My head throbs from a caffeine hangover and my veins feel sluggish, like I’ve been dosed with morphine. Snow falls on New York on the second day of spring, and I realize, belatedly, that Living Dead Girl, by Elizabeth Scott, is the absolute wrong book to read on the subway in the mornings. It’s not an energizing choice, an uplifting choice. It makes you want to end the day instead of begin it. The young adult author has written a decidedly not young adult novella that makes me want to use buzz words like “stark” and “spare” and “gut-wrenching,” and then makes me not want to use any words at all because I’m too busy hunching over, cradling my midsection, and trying to un-see the picture Scott has painted with such precise, black, white, and red strokes of her pen. That’s why it’s safer to tilt my head back and watch the big, fat snowflakes, I suppose.
Living Dead Girl, which will forever now color the Rob Zombie song of the same name, is about a young woman named Alice, whose rabbit hole takes her anywhere but Wonderland. Scott doesn’t flinch from a tale of systematic, prolonged abuse, doesn’t spare the reader one bit, because Alice’s captor Ray doesn’t spare her. The character is beaten down, broken, molded into the shape this predator wants her to be in, and her desperation is raw and ugly. It’s a short book, what should be a quick read, but it feels without end. I can’t remember the last time I read a book like this, and I don’t know that I would want to read another of its ilk. It’s just too hard.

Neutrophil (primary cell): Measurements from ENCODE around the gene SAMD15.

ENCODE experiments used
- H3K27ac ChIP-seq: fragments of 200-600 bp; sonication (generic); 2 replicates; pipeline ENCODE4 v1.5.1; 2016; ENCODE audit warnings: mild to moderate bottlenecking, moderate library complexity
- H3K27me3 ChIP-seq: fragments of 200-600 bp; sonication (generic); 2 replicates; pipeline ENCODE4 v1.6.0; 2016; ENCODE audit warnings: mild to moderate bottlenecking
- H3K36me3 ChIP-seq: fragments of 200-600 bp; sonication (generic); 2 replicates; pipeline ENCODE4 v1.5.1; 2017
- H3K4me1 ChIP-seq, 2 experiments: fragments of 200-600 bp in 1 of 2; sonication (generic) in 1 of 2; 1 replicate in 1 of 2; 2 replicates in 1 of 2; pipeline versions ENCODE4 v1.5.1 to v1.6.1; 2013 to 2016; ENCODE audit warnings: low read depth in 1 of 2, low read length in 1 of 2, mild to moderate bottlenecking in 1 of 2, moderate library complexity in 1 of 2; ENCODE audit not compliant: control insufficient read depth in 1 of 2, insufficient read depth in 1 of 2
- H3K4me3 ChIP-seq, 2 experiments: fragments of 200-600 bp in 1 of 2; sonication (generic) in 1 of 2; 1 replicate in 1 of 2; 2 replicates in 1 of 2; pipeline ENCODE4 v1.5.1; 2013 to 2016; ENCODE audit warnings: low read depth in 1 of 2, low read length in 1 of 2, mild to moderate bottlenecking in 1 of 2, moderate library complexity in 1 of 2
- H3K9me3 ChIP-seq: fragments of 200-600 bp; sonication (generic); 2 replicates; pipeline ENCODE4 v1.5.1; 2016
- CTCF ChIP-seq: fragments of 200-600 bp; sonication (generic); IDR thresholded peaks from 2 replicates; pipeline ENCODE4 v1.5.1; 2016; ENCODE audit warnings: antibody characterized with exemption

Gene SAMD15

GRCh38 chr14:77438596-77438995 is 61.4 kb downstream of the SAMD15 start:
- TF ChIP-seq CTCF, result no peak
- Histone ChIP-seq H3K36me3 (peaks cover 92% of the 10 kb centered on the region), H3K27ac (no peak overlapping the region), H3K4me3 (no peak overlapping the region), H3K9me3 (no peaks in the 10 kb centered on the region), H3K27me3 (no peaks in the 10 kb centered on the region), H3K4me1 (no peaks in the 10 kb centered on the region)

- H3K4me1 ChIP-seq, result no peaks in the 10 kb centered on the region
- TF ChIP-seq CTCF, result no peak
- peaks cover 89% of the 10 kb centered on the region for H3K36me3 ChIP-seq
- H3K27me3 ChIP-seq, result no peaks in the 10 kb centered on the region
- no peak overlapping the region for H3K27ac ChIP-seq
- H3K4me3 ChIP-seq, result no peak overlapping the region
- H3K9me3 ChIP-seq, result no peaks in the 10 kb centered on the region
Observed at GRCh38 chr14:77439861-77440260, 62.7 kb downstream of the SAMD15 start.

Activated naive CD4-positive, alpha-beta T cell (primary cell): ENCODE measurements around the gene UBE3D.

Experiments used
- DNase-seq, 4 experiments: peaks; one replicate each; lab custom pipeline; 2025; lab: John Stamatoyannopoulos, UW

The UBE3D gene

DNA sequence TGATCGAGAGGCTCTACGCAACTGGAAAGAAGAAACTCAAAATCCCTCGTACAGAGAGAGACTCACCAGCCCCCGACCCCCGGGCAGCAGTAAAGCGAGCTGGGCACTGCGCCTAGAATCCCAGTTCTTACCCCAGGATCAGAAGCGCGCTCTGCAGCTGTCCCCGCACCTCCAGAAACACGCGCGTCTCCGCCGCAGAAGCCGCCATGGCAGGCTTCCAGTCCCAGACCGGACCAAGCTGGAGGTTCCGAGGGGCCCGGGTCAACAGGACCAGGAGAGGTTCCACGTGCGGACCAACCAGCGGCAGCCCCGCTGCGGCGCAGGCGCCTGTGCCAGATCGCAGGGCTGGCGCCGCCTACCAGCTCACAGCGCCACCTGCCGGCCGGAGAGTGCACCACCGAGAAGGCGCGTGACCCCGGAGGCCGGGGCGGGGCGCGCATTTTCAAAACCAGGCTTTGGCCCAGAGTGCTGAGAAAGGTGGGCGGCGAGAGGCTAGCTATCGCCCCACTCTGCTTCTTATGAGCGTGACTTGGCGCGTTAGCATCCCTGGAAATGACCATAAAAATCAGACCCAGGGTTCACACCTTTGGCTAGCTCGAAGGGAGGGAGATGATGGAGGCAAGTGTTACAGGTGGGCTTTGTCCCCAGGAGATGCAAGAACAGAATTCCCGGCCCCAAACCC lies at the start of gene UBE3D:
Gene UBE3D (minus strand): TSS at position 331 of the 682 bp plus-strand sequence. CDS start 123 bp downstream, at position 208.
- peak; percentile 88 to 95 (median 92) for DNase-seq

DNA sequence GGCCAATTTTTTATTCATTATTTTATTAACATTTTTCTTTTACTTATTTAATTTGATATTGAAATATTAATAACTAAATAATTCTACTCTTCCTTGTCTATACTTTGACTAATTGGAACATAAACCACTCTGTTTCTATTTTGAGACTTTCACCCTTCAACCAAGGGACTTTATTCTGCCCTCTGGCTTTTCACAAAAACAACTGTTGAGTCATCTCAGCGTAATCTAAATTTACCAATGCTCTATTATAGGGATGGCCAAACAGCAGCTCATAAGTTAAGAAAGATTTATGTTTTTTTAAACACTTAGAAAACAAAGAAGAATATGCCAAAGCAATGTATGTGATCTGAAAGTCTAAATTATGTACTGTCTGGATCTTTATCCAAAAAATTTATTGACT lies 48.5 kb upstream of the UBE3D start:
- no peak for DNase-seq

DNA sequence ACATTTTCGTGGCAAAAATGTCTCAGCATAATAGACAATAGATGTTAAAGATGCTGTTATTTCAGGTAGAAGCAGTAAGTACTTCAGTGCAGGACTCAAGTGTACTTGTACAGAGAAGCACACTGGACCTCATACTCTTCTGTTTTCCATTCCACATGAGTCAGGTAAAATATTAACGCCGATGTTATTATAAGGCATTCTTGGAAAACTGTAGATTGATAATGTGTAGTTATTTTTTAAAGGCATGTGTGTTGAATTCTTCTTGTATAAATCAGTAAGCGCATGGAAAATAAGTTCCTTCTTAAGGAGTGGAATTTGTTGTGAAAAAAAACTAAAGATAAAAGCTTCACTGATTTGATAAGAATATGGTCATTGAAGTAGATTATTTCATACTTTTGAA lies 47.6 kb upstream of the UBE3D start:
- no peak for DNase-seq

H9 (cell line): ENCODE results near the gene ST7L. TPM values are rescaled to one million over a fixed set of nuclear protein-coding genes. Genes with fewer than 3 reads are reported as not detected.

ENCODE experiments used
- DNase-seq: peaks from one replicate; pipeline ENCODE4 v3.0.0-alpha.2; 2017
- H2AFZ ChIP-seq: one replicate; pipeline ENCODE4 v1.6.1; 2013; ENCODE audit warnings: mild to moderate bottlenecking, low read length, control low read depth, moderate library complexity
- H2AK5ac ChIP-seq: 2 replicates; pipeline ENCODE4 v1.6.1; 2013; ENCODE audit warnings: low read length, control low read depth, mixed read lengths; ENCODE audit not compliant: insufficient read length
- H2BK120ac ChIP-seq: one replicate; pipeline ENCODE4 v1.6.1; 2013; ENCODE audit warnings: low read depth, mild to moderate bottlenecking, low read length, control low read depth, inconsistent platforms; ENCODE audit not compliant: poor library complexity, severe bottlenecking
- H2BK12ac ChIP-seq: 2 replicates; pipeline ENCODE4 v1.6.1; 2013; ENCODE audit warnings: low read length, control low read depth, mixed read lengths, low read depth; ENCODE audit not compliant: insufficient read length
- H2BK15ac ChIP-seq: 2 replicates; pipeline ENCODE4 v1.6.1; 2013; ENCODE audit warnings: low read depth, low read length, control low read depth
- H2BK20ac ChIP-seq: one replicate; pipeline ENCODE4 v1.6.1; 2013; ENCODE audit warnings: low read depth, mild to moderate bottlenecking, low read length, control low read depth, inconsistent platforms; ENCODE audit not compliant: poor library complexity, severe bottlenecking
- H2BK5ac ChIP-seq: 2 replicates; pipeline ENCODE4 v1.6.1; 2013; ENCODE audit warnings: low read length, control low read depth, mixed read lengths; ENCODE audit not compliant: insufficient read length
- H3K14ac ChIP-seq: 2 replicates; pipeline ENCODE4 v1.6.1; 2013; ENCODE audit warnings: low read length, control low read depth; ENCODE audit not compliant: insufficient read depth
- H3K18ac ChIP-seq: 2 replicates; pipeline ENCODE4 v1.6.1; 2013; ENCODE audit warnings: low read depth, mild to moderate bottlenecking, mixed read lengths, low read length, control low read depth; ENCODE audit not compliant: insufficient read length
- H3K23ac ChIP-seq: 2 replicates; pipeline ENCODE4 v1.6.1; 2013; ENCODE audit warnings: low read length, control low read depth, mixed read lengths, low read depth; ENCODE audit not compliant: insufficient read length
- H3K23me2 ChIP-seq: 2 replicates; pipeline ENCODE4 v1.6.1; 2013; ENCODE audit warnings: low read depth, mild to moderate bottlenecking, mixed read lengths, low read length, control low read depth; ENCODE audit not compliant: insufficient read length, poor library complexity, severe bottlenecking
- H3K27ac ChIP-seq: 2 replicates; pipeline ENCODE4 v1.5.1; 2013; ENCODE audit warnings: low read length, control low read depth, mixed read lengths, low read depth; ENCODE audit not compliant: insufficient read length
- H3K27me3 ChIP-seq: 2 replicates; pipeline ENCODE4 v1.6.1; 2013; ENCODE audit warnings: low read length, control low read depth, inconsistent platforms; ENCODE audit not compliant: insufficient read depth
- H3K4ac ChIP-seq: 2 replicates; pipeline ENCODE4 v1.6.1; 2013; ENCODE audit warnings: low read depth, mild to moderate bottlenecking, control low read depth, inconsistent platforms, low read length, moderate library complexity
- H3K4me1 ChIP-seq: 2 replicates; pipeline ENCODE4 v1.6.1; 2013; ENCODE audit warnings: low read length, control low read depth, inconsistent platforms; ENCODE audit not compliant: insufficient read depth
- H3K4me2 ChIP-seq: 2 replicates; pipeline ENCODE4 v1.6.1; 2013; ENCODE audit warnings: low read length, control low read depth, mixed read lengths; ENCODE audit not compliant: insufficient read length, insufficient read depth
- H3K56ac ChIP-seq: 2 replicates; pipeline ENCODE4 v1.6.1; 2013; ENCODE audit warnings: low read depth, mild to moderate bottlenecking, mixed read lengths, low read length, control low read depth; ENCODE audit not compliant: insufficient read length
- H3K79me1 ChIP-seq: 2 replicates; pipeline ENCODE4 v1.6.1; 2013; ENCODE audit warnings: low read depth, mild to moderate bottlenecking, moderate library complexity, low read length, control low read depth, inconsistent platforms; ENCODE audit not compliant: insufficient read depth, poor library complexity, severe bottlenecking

That said, I really think this work of Scott’s should join the annals of so many young adult books before it that will never be forgotten. Her previous novels, like her debut Bloom, have been wonderful, but this one… this one is a watershed.
I can’t help but think of another work of young adult fiction, one that’s considered a “classic” because of it’s handling of dark issues: Go Ask Alice. But only because of the name. Because in asking Scott‘s Alice, the reader receives answers that nobody wants to believe could possibly be true. Too bad they are. Too bad children suffer what this character suffers every single day, and shutting the book, tucking it back into my purse and getting off the train, doesn’t end their story.